Q/A with Ashley Moy, CEO, Cast 21, and Alex Niemczewski, CEO, BallotReady

Earlier this month we released our Illinois Innovation Index, detailing record levels of entrepreneurship activity from Illinois universities, with over 800 companies founded and $630 million in funding raised over the last five years. Index findings also showed that Illinois is retaining more of these companies than ever before – over 80% of active university startups from 2012-2016. This impressive growth and retention hasn’t happened in a vacuum. Illinois universities have made extensive efforts to expand resources offered to entrepreneurs and centralize them within campus entrepreneurship centers. In addition to providing more resources, universities are tapping into the state’s growing entrepreneurship ecosystem, helping connect founders with new partners and funding opportunities to grow their businesses.

In this edition of Catalyst, we talk to two university-supported founders – Ashley Moy of Cast21 and Alex Niemczewski of BallotReady (pictured left and right above, respectively) – about their experience as founders, their route to entrepreneurship, and the resources that have helped them along the way.


First off, tell us about your background and how you got into entrepreneurship.  Were there specific experiences that were influential in your decision to become an entrepreneur? Have you “dabbled” in entrepreneurship before — or is this your first venture?

  • (For Alex): specifically interested in your “non-traditional” tech background as a philosophy major, and whether you ever felt that to be an ‘obstacle’ while building a tech platform. Did you feel the need to learn any new skills to compensate for not having a tech background?
  • (For Ashley):  Interested in learning about your path from engineering student and researcher into entrepreneurship

Alex: I’ve always wanted to be an entrepreneur, inspired by my dad who started and continues to run his own business. Philosophy was always interesting to me personally and I don’t regret going to school for it at all — it’s taught me how to think work with people and I can apply it to everything I do. I’ve just learned that many successful CEOs actually have none-traditional, liberal arts backgrounds. Also, it was never a barrier for me to learn technology skills — I learned how to code and build a website and even taught coding at a bootcamp.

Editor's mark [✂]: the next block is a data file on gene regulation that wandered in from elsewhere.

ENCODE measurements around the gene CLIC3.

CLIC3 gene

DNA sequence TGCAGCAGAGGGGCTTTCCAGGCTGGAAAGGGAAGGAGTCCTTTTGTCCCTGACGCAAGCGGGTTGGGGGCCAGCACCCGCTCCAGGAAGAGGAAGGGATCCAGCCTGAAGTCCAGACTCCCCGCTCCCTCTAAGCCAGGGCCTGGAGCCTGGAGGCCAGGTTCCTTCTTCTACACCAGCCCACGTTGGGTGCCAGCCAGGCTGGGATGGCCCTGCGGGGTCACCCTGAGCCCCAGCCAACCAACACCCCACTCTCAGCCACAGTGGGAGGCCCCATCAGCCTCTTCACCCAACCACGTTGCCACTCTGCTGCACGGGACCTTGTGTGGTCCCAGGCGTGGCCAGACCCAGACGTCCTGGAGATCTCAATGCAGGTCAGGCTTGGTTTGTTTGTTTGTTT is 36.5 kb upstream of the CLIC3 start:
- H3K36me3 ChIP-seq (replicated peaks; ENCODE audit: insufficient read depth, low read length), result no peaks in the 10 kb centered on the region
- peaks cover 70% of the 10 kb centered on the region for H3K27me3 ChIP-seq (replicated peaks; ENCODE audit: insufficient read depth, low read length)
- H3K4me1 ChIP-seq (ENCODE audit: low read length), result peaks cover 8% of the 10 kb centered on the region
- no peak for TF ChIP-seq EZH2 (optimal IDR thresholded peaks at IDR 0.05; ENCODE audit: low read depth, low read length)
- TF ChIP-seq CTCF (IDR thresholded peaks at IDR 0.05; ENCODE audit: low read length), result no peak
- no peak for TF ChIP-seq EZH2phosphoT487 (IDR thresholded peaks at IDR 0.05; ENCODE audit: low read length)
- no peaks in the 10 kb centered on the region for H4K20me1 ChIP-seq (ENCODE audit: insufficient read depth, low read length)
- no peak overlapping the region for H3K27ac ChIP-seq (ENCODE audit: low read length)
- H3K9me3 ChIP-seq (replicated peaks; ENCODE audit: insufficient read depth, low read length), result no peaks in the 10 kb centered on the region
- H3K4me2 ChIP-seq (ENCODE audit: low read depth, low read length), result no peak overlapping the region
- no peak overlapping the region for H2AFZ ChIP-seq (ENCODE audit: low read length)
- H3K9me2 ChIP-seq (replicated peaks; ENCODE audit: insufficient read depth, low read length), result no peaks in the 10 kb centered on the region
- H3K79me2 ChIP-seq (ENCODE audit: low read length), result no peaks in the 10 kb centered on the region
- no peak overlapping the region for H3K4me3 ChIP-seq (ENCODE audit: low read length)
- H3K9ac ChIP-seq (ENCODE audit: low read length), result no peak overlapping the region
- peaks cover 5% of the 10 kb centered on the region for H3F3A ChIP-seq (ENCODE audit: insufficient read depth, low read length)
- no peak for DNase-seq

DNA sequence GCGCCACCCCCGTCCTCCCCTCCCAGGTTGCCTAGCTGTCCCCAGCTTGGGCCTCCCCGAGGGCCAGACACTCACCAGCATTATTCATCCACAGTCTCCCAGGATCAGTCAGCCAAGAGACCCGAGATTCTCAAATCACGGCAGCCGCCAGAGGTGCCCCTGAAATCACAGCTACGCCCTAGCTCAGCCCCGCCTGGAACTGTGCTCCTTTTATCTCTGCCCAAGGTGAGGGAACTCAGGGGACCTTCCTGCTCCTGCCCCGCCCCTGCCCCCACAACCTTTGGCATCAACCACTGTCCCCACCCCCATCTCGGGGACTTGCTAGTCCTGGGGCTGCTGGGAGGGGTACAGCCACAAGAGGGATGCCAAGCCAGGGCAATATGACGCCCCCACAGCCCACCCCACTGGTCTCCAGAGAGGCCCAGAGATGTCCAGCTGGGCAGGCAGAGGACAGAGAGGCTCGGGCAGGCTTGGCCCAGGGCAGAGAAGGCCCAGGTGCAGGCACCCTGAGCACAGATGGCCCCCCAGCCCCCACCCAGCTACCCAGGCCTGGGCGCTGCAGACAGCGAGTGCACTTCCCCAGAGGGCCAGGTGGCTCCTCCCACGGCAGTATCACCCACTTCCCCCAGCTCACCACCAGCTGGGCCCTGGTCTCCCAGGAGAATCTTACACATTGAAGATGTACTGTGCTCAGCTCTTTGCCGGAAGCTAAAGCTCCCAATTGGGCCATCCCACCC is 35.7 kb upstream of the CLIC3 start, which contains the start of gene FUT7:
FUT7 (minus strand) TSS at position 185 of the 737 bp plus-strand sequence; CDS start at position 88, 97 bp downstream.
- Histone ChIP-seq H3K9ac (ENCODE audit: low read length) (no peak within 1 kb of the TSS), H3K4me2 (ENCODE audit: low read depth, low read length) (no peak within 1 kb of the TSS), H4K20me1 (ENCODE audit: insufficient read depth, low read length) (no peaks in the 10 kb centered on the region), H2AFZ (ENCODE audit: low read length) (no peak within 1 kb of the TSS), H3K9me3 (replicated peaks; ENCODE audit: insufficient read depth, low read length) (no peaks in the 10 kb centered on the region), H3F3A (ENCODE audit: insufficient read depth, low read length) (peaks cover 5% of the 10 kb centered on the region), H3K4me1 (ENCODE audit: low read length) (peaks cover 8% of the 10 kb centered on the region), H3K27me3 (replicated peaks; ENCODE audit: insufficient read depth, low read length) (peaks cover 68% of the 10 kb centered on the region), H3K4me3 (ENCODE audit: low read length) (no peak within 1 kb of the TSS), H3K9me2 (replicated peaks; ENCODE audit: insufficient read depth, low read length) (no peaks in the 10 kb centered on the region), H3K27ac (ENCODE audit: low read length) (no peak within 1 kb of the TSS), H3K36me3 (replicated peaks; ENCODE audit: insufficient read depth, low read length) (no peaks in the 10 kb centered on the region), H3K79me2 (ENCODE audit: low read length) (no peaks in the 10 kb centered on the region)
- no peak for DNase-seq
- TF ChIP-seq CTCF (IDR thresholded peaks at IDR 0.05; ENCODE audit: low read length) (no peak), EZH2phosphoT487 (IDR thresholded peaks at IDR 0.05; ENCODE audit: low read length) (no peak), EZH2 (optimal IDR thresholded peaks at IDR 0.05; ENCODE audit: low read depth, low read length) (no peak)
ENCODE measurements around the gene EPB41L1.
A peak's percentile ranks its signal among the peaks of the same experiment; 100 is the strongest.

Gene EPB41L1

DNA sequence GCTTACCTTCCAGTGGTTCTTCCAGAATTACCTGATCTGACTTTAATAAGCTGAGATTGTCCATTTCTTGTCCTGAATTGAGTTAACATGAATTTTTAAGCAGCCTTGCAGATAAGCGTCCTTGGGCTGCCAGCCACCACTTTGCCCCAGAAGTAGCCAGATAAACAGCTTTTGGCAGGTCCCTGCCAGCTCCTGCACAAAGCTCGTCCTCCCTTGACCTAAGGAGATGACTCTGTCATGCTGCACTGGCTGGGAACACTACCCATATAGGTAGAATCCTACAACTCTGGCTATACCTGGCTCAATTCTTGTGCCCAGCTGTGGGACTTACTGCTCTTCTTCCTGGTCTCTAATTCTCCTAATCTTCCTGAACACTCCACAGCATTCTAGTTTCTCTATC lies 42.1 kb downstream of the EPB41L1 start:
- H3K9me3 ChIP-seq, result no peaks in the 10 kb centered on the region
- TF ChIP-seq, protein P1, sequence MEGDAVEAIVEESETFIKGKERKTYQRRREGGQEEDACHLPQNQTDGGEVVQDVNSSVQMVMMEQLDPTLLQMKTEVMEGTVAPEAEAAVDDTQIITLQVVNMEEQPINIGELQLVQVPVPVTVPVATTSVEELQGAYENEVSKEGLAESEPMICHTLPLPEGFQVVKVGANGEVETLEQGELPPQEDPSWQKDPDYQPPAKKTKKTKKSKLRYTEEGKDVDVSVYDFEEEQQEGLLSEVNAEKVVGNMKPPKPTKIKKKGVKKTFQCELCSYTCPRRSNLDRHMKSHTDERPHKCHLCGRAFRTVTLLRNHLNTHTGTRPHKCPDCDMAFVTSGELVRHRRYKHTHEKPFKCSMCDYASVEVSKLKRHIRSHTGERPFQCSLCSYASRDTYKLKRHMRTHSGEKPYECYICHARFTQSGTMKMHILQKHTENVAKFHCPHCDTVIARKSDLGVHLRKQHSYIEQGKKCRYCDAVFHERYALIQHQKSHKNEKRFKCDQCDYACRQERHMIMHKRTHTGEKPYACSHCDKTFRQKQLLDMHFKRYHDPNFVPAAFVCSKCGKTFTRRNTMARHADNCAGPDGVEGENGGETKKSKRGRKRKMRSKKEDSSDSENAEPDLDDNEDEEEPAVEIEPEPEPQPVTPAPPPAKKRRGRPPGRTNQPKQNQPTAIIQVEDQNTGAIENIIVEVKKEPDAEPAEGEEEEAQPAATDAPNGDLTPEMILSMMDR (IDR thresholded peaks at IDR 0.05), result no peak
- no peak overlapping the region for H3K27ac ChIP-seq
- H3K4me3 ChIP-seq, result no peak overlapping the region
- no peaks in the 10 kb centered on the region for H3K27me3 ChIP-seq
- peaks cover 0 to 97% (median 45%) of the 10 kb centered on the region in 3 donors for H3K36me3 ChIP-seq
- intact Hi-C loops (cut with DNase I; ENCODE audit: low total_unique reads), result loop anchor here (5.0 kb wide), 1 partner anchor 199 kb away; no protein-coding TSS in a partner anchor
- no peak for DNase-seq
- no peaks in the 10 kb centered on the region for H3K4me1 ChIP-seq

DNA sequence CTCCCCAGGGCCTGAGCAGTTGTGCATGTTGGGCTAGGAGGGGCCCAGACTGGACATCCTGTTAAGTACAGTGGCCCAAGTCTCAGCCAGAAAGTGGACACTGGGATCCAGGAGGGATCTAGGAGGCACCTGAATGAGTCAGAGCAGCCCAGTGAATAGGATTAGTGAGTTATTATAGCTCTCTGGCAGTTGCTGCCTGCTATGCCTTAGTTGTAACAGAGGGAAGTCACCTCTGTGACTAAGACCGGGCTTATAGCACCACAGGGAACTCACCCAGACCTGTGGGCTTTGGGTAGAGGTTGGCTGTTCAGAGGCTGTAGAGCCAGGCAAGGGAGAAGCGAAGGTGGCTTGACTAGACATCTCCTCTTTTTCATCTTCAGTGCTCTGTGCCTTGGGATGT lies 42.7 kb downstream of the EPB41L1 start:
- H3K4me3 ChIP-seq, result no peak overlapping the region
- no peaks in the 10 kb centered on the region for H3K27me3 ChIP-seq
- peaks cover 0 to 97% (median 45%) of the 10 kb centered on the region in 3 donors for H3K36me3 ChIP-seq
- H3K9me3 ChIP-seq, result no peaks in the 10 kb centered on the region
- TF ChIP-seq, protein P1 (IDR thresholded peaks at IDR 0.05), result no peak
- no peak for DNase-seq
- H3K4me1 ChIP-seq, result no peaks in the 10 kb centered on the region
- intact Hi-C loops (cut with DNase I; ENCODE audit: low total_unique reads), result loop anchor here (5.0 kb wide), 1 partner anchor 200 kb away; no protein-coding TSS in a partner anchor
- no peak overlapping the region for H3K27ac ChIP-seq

Ashley: I am getting my engineering degree at the University of Illinois in bioengineering. Years ago, I made up my mind to change the way humanity heals, and the degree lent itself nicely to that vision. I can’t point to a single moment in my life when I decided to be an entrepreneur, but for as long as I can remember, I’ve dreamed of running my own healthcare organization. Cast21 is my first venture. Before the company was formed, I was an intern for another Illinois-based healthcare SaaS startup.


Where did the idea for your company come from?  Once you had the idea, what steps did you take to turn that idea into a company? What convinced you that you could even do it?

Alex: A friend (and no co-founder) Aviva was running for local office and asked me to vote for her — that’s when I realized there was no formal place on the web for me to research any candidates on the ballot. There were PDFs available which involved a lot of digging but if you didn’t have time to explore those, everyone was pretty much guessing and deciding who to vote for on the spot. Advocacy groups and unions spend billions on spreading candidate information — we realized there was a market need and opportunity for a nonpartisan, online voter guide very quickly. Our first step was to approach the University of Chicago Institute of Politics (IOP), which continues to serve as mentors, early investors and advocates for our platform.